The church was called to take the road that leads to life and to become an ‘alternative’, ‘witnessing’ community in the world, as a fellowship ‘filled with the Spirit’ who have decided to live differently because we take the ‘road less traveled’ which ‘makes all the difference’ in who we are and who we become.  Such a newly born church had to confront the lies, the deceit, the greed and the self-serving attitude of people like Ananias and Sapphira, or it would have meant the death of the church even before it got stared (Here, in 5:11 Acts uses the term ‘church’ for the first time).  The book of James (1: 9-11; 2: 1-7) reminds us that other congregations were actually destroyed by the failure of Christians to keep riches, money and wealth under the control of the Spirit. 

It was upon this occasion of someone trying ‘to have their cake and eat it too’, that the first Christians realized it wasn’t just about sharing and caring, but that they were also called to be community of ‘truthfulness’.  In fact, you don’t really ‘care’ when you avoid the truth or try to live a lie.

In this story of Acts, Luke paints an overly positive picture of the early church community, but it is not any kind of romanticized, idealized, or imaginary portrait.  While there is ‘boldness’ in preaching and the frequent occurrences of miracles, these are still real people who are pulled in different directions by the same real tendencies which tug at us still today. “These are real congregations where, on any Sunday, one is apt to meet both faithfulness and foolishness seated beside one another on the third pew from the left” (From W. Willimon).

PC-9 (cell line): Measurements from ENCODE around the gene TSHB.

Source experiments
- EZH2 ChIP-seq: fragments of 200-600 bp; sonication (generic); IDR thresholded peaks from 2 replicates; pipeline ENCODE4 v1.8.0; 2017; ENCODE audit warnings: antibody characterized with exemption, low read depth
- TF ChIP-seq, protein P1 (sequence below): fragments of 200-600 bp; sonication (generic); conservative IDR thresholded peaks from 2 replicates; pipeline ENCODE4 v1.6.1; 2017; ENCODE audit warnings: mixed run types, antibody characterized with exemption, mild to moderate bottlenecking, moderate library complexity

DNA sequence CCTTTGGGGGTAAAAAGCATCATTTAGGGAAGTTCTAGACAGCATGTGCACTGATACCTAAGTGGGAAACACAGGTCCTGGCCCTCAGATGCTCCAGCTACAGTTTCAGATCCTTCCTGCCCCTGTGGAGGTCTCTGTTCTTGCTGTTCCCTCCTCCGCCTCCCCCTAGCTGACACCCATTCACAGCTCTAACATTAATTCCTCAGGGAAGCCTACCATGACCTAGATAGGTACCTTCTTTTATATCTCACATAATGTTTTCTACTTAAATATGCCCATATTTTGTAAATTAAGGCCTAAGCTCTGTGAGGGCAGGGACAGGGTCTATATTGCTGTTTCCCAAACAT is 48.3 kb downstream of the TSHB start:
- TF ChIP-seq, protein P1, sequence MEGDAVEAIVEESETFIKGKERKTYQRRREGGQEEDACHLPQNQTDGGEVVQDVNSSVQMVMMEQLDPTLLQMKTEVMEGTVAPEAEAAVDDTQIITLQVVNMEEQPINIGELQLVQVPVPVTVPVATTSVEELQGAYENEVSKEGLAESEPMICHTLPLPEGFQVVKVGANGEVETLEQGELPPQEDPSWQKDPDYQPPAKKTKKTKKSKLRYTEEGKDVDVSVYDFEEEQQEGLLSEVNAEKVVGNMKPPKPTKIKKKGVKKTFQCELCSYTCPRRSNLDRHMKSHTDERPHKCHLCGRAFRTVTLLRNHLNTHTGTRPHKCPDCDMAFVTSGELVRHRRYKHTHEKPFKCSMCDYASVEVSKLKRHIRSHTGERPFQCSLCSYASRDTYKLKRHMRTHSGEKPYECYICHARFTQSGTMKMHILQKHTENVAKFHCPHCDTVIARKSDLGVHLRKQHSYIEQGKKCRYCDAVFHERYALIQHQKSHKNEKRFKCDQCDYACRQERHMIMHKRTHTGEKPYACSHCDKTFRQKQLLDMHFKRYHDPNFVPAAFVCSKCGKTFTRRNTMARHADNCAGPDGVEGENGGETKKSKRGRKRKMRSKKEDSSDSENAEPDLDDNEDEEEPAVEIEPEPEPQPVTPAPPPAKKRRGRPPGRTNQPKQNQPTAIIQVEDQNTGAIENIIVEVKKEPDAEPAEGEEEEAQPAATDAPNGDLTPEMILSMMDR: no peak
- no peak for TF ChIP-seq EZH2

There is a well-known story about a preacher that went out to talk to a hard-hearted man about his soul and was trying to get him into church.  The man just sat there with an expressionless face listening to him, not making any response whatsoever as the preacher presented the gospel.  Finally, with a look of disdain, thinking he would brush the pastor off, he said, "Well, preacher, I hear you have a lot of hypocrites in your church.
The pastor shot back, and said, "John, you're right, we do have a lot of hypocrites in the church."  Then he paused and put his hand on the man's shoulders and said, "But John, there's always room for one more” (As told by James Merrit)."  
The fact of the matter is, there's a little bit of hypocrisy in all of us.  We too are real people struggling to be faithful in a world which where faithfulness is difficult and challenging. There will be disappointments, unpleasantness, disputes, and some who put their hand to the plow will look back. (See Willimon, William H.. Acts: Interpretation: A Bible Commentary for Teaching and Preaching (p. 55). Westminster John Knox Press. Kindle Edition.
Sometimes, those who are look back, or who fail to tell the truth, or play games with God, and are the Ananiases and Sapphiras of the church are us.  But thank God, Jesus not only died for Peter, James and John, he died also for Ananias and Sapphira, as Jesus also died for us.  Through this tragic story, God’s keeps telling us the truth so that we don’t make the same mistake of living and dying by our own lie.  Amen